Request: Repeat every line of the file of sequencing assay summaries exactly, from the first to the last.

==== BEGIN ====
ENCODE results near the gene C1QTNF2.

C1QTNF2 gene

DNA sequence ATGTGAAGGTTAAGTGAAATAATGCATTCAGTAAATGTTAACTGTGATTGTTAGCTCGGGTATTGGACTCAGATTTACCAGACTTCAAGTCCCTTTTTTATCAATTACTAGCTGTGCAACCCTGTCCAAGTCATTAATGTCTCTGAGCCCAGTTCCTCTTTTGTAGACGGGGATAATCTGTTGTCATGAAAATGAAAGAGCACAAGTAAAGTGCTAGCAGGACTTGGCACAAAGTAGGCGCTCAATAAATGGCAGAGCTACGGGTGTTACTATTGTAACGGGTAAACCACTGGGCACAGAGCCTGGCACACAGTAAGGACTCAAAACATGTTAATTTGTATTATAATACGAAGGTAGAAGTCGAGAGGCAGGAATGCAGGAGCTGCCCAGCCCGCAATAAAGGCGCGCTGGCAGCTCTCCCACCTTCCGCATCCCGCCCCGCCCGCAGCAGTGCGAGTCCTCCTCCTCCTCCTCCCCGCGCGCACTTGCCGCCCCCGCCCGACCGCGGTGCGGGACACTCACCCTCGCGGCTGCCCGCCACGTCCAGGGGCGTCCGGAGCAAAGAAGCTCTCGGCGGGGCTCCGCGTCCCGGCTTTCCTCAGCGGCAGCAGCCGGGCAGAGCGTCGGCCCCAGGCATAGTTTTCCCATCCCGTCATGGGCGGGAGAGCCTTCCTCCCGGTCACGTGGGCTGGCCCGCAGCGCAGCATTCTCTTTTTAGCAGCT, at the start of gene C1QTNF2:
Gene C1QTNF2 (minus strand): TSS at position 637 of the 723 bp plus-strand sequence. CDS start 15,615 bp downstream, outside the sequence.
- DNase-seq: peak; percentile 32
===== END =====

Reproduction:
ENCODE results near the gene C1QTNF2.

C1QTNF2 gene

DNA sequence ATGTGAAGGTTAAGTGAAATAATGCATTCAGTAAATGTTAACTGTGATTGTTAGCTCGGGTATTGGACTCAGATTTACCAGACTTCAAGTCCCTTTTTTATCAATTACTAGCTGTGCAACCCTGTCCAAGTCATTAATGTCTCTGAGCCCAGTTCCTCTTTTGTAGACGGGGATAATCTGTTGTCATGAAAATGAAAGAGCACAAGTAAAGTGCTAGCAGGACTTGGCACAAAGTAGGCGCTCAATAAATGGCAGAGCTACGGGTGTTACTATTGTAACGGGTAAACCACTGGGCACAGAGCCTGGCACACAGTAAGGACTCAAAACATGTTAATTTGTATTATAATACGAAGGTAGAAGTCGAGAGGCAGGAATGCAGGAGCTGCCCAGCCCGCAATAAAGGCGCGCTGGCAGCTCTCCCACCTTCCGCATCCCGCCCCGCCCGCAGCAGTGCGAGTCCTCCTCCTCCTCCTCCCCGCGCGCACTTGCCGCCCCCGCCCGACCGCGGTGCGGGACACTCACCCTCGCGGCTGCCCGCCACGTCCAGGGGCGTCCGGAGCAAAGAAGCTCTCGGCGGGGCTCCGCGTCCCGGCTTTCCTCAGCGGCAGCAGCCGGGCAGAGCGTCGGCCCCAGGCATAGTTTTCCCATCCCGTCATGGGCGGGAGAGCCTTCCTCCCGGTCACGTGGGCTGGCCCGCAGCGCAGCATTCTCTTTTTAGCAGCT, at the start of gene C1QTNF2:
Gene C1QTNF2 (minus strand): TSS at position 637 of the 723 bp plus-strand sequence. CDS start 15,615 bp downstream, outside the sequence.
- DNase-seq: peak; percentile 32